I’d rather be writing about periods

This time of the month is so painful. No, this isn’t a menstruation post. It’s about poll-driven reporting. Today’s front page screamer is this story from Phillip Coorey: Poll throws Gillard a lifeline:

JULIA GILLARD has been handed a lifeline with the latest Herald/Nielsen poll showing support for the Prime Minister and her government increasing sharply.

Despite a tumultuous start to the year for the government prompting a renewed bout of leadership speculation, the poll shows Labor’s primary support rising 4 percentage points to 33 per cent since December, its highest level in almost a year.

It’s meaningless. The next election isn’t due until the end of next year, so a story about how people say they’re going to vote if an election was held tomorrow should hardly be front page news.

It’s also meaningless because of this graphic (not in the online version):

Latest Herald/Nielsen poll

Herald/Nielsen poll reveals questionable news value

How newsworthy is it, really, that people who don’t vote for Labor don’t like the Labor leader? Is it worthy of the front page? Because I don’t know about you, but when I see stories that treat this information like some kind of Important Revelation That Will Depose A Prime Minister, my response is derr-fucking-brain.

The time and effort used to write this story… Oh, ok, there isn’t much time involved in a cut and paste job from a Nielsen media release. But every time a journo puts together a story like this – and consider for a moment that Coorey is chief political correspondent, so presumably he’s the best political reporter they have – and it gets rewarded by being run on the front page, we all get a little bit dumberer.

The problem isn’t just about the SMH running their not-news on the front page. News Ltd journos will report on the Herald/Nielsen results, just as Fairfax journos report on the Newspoll results, creating one big boring circle jerk. And it takes quite some effort to make a circle jerk boring. So I’m told.

And for the rest of the day – hell, they’ll still be at it on Wednesday – journos will breathlessly ask MPs to comment on the results of their imaginary election. Like this story, at 9.10am from Jessica Wright: MPs accuse Rudd of inflating support as PM urges calm:

Labor MPs have expressed anger that they are being counted among supporters of former prime minister Kevin Rudd, who is accused of inflating his numbers in caucus to destabilise the leadership of the Prime Minister, Julia Gillard.

Don’t be taken in by the headline. It’s only two of 72 Labor MPs. I’m not suggesting journalists interview every single one of those MPs, but, you know, only two?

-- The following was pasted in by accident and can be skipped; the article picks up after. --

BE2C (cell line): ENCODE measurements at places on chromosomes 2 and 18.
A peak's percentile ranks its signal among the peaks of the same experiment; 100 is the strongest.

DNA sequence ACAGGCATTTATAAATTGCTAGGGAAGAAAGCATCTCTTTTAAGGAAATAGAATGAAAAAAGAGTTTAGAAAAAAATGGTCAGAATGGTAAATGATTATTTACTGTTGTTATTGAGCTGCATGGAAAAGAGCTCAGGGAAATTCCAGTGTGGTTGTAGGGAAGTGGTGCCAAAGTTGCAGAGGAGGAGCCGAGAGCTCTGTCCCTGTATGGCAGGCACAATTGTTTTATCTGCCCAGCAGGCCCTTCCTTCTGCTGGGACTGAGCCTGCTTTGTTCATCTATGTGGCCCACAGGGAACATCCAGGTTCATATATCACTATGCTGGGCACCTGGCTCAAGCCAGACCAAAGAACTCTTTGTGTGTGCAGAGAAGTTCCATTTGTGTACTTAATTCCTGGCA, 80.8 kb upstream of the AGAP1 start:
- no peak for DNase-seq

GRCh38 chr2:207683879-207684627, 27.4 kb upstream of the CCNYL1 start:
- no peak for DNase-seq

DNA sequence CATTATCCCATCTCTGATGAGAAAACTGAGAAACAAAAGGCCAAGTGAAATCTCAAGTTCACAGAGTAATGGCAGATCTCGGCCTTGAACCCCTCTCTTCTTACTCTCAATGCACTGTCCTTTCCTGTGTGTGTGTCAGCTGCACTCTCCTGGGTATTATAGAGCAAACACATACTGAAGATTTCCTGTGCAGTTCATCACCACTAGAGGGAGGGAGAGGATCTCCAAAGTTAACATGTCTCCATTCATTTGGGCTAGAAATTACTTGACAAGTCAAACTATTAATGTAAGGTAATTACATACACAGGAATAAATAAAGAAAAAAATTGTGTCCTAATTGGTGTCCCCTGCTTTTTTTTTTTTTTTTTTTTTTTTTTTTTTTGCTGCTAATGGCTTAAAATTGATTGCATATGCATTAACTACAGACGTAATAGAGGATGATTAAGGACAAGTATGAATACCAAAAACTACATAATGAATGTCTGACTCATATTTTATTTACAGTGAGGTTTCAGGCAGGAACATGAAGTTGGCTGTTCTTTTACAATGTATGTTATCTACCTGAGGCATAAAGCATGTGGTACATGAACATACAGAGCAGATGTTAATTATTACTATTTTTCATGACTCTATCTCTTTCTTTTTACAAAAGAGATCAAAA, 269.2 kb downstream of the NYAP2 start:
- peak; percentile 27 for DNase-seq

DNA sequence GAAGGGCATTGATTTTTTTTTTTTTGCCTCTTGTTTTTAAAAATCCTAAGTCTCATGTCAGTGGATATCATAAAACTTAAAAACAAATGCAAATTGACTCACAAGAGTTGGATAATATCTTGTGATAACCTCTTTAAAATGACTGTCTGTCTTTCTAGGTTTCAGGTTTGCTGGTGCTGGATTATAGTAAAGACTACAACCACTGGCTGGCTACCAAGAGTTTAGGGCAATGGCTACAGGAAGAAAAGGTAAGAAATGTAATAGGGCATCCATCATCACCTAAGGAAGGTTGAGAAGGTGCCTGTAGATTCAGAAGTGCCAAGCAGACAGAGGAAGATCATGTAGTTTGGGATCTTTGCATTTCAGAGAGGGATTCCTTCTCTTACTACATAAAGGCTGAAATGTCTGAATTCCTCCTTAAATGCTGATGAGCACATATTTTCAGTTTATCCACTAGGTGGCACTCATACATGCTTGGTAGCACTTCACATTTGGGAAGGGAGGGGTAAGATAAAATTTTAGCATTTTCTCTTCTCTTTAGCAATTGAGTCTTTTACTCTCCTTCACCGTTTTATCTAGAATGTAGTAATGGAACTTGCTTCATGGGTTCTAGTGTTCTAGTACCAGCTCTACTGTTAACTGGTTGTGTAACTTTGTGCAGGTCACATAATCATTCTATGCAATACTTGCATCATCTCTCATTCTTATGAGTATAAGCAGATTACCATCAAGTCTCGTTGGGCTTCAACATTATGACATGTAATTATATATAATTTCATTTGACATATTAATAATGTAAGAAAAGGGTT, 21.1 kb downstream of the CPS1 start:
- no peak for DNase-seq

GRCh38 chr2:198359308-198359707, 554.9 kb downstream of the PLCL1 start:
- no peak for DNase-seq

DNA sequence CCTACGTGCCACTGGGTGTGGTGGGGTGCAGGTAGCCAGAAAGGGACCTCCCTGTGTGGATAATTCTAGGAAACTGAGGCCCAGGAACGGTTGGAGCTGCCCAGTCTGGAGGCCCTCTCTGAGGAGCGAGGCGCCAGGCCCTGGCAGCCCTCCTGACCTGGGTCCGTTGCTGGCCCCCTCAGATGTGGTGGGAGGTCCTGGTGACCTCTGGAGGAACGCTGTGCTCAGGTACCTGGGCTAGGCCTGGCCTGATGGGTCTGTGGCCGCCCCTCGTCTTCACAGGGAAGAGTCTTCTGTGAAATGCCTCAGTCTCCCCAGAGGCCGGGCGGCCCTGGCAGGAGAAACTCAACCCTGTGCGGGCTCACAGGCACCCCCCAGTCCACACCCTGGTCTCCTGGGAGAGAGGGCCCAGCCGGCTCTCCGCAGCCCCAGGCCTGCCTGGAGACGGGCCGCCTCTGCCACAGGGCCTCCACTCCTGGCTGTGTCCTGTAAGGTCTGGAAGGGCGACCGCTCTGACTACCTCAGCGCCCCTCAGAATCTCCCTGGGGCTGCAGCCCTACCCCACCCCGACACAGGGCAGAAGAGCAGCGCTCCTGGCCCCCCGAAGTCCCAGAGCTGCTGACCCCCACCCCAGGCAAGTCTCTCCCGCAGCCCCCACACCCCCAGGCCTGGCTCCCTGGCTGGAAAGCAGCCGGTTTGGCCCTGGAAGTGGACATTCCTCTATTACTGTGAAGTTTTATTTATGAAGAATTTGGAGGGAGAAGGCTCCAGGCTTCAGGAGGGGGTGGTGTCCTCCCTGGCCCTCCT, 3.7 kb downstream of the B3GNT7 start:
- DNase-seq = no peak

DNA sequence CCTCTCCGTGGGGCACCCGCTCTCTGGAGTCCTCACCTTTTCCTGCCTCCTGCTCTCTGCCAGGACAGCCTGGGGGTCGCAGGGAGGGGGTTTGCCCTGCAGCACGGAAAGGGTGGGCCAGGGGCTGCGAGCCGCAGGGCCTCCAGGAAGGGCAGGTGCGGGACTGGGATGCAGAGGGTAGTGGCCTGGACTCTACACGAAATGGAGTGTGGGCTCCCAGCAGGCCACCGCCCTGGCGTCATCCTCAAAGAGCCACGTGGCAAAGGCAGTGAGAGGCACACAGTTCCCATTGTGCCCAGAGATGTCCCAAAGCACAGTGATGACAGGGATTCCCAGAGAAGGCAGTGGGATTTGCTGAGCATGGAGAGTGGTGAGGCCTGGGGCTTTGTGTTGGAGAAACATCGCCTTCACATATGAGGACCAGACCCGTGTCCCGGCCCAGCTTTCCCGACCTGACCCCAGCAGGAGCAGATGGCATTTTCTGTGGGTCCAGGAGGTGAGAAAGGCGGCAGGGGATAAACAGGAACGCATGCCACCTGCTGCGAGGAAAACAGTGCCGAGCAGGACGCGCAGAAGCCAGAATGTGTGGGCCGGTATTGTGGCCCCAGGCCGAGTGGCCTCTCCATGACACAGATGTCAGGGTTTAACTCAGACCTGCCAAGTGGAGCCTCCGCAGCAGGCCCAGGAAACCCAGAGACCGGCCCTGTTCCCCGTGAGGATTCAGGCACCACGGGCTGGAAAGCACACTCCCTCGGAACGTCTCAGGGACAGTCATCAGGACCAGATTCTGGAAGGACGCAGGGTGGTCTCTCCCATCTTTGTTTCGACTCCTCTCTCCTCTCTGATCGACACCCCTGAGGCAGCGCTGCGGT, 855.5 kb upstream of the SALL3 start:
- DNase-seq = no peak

And this story by Judith Ireland at 3.47pm: PM talks up economy, not leadership:

The economy will be the political battleground in 2012, Prime Minster Julia Gillard said today, as she refused to be drawn on questions regarding leadership tensions with Kevin Rudd.

Journos keep asking about leadership, MPs keep replying, and then journos keep reporting that MPs are talking about leadership. With the press gallery impatiently waiting for MPs to finish announcing whatever it is they’re announcing that no one is paying attention to, so they can ask the same irrelevant leadership questions over and over again, they are failing at their basic role of scrutinising those in power. It means they don’t have to read anything other than the first few pars of each other’s 300-word news stories. And it means they don’t have to do any research that would lead to informed, intelligent questions that might actually result in answers that are useful for their audience.

The joke’s on them because the more they write about this meaningless stuff, the more news junkies like me stop reading, and if they can’t even get the news junkies to be interested, they’re really fucked. I keep coming back to this 2010 study by Robert M Entman, ‘Improving newspapers’ economic prospects by augmenting their contributions to democracy’:

In an unstable economic environment, newspapers confront an acute dilemma: how to give people more of what they need, more than they now hnow enough to demand in the marketplace. The solution requires that they interrupt the vicious circle binding lower quality news production to less-informed and less-interested citizens. The more news production strays from the “core” (Jones 2009) function of enhancing democracy, the more generations of potential consumers learn this lesson: There is little reason to invest their free time consuming serious journalism. So they don’t, and that
signals newspapers – and the stock market – to continue redirecting their resources (Hamilton 2004; Entman 1989).
(2010, p. 105).

It’s not surprising that journos have an awkward hard-on for Rudd. He gives them events to go to and announcements to report, and so the news just writes itself. Which is the desired situation when you see your job as being a stenographer – as many journos must do, since no one is checking the claims made by politicians before they’re published (hello everything Joe Hockey and Tony Abbott say about the economy).

And, of course, Rudd as PM again gives journos constant stories about Gillard wanting the top job back. See how this works? And round and round the MSM bullshit machine goes. It’s enough to make me wish I was blogging about menstruation.

Entman, R.M., (2010), ‘Improving newspapers’ economic prospects by augmenting their contributions to democracy’, The International Journal of Press/Politics, vol. 15, no. 1, pp. 104-125.

De Vreese C.H., Elenbaas M.M, (2008), ‘Media in the game of politics: Effects of strategic metacoverage on political cynicism,’ The International Journal of Press/Politics, vol. 13, no. 3, pp.285-309.

18 responses to “I’d rather be writing about periods

  1. This was my facebook status first thing this morning… “Oh Fran Kelly, merely described Kevin Rudd as ‘Gillard’s leadership rival’ doesn’t automatically make it so, despite the febrile speculation of you and others in what passes as Australia’s political media.”

  2. The Robert M Entman analysis is so true. I’d been a news junkie for 45 years then, in 2000, went cold turkey after realising the stories were being regurgitated from the 70s and 80s! Thank goodness for the internet.